Harmony Korine’s Spring Breakers is essentially a movie without a purpose.
It’s a sensationalized film about sensationalism, and while it gets away with very little in the way of plot or character growth for much of the film, the ending seems to cast away any sense of obligation to make a grander point one way or the other about youth culture and depravity.
Spring Breakers is shot like a music video. It’s cut like a music video. Its characters think they’re in a music video.
Taking their cues from MTV, James Franco, Selena Gomez, Rachel Korine, Ashley Benson, and Vanessa Hudgens’ characters spend no mental energy at all on anything but image.
In one scene Franco, who wonderfully transforms into his subtly terrifying character “Alien,” actually gives the girls an MTV Cribs-style tour of all of his “sh*t,” bragging about his money, his guns, his Scarface DVD that plays on repeat, and even his collection of “shorts in every color” (pretty sweet right?).
The film tells the story of four college girls - Selena Gomez’s character being the least open to debauchery, based on a somewhat superficial adherence to Christianity - who want desperately to go on Spring Break and “see the world.”
They do whatever it takes to get there, including stealing a car and robbing a restaurant’s patrons, all in the hopes of reaching some fetishized party-girl ideal. They long for the “image” of Spring Break.
When it doesn’t pan out, they shove their messy experiences into that image, and wax delusional about how magical the world seems when you don’t have to deal with any of its problems.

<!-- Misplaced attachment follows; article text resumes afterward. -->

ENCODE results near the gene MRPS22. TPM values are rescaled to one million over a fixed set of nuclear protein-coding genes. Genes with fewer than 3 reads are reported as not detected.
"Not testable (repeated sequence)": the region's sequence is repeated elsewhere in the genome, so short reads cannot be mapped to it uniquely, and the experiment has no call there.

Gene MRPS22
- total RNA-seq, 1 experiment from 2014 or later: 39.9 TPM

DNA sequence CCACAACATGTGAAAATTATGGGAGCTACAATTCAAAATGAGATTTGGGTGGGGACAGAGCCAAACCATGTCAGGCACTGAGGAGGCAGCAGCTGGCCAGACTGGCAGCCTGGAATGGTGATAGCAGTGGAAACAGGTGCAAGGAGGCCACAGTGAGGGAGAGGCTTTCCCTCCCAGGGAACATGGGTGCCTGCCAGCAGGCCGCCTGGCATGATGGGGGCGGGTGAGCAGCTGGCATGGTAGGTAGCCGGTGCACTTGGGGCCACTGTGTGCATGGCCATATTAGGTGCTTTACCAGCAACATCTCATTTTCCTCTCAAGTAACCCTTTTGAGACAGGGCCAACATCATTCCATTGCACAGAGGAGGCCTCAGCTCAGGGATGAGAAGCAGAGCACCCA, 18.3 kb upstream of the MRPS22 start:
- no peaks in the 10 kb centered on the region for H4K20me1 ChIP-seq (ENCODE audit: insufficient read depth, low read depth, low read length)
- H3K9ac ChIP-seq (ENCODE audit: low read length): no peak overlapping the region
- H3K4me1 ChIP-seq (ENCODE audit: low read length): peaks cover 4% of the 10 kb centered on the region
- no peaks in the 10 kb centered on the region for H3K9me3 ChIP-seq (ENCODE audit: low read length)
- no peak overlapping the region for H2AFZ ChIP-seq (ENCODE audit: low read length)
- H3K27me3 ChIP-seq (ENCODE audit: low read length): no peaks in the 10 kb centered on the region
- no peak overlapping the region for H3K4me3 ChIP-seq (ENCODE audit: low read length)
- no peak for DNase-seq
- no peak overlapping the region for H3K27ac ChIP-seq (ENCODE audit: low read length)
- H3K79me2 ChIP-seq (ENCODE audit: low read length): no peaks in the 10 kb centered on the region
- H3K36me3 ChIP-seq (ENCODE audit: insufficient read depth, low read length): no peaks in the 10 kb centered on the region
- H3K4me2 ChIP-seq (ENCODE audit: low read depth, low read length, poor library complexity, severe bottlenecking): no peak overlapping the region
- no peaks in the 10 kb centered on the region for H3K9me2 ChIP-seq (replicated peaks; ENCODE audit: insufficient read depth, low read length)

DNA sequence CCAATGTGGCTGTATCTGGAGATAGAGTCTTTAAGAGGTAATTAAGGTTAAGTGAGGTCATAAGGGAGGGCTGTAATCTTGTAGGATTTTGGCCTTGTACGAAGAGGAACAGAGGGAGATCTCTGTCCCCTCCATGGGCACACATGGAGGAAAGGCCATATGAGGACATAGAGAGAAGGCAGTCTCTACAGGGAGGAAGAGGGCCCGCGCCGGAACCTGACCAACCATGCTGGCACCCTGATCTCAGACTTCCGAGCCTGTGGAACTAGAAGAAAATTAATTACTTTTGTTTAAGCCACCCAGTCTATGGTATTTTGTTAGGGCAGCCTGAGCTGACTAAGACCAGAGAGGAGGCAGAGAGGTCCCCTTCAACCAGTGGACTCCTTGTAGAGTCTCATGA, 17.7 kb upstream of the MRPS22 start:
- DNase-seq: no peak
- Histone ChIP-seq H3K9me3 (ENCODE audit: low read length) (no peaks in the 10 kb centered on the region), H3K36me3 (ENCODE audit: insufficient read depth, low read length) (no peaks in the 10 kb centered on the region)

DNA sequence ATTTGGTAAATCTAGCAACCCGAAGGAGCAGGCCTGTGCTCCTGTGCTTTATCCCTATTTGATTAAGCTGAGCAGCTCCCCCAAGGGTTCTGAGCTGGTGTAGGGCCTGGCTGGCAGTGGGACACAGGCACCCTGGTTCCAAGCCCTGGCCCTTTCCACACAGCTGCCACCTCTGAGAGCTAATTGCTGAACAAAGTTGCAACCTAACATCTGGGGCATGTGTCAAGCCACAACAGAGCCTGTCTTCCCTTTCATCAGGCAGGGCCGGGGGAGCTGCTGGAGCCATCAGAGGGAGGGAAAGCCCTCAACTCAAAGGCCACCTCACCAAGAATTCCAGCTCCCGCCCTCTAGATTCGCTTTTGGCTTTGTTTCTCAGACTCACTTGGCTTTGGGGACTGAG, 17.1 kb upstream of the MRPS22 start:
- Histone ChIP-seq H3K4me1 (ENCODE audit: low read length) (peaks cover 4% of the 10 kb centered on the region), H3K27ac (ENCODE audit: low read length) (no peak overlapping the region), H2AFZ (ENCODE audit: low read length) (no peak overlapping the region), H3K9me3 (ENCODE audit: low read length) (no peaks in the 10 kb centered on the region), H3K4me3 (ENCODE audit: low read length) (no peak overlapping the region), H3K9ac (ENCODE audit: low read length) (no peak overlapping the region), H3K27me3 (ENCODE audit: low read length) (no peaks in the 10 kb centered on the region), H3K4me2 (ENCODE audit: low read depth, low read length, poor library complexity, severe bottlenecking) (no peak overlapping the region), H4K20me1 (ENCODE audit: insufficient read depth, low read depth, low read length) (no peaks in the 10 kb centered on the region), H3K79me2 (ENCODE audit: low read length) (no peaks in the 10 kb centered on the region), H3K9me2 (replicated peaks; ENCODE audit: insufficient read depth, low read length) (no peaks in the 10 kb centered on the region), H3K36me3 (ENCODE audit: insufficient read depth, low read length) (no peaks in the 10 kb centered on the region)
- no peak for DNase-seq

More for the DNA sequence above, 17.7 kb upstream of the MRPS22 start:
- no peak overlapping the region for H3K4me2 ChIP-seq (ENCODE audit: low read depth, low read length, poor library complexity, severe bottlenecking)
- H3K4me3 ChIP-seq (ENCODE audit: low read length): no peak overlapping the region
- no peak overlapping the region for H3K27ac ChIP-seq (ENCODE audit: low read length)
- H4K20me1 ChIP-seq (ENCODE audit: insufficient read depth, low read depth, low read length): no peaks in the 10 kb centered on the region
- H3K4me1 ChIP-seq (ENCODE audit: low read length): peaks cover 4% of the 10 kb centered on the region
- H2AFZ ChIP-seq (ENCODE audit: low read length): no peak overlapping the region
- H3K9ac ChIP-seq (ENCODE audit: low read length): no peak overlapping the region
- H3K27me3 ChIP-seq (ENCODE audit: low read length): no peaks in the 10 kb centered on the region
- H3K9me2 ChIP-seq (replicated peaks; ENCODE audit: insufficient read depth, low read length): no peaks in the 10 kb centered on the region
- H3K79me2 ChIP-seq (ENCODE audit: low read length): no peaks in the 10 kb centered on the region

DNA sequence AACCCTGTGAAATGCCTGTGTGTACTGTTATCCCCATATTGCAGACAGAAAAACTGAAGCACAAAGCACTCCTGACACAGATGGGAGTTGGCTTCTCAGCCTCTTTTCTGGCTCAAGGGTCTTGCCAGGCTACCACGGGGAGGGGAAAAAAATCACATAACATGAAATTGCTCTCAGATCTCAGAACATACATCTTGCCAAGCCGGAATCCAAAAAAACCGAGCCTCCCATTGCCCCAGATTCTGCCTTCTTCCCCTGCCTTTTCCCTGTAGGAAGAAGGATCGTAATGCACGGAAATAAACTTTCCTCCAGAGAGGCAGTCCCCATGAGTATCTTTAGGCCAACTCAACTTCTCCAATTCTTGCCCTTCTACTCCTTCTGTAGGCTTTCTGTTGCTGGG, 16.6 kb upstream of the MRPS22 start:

And when those problems do arise, the girls begin to drop out, heading home by bus, dejected and depressed, and out of the film forever.
While Korine seems to have interesting ideas about what greed and childish egoism can lead a person to do, Spring Breakers is more of a collection of party-culture imagery than an exploration of that culture. The opening montage of beer being showered over bare breasts lets the audience know right away what they’re getting into (and for those who are interested: the bare breasts do keep coming).
What Korine does best in Spring Breakers is make the audience anxious. From the off-putting “gun-cocking” sounds that accompany many of the cuts between scenes, to the frenetic camerawork, oddly-colored scenes, and reliance on repetition (Korine uses several takes of the same dialogue, looped one after the other, often set in different locations), Korine set out to make viewing Spring Breakers an uncomfortable experience.
And when we as the audience finally have somebody speaking for us, when Gomez’s character gets as uncomfortable as we do with Alien and his cohorts, she disappears from the film almost instantly, leaving us feeling trapped in the discomfort.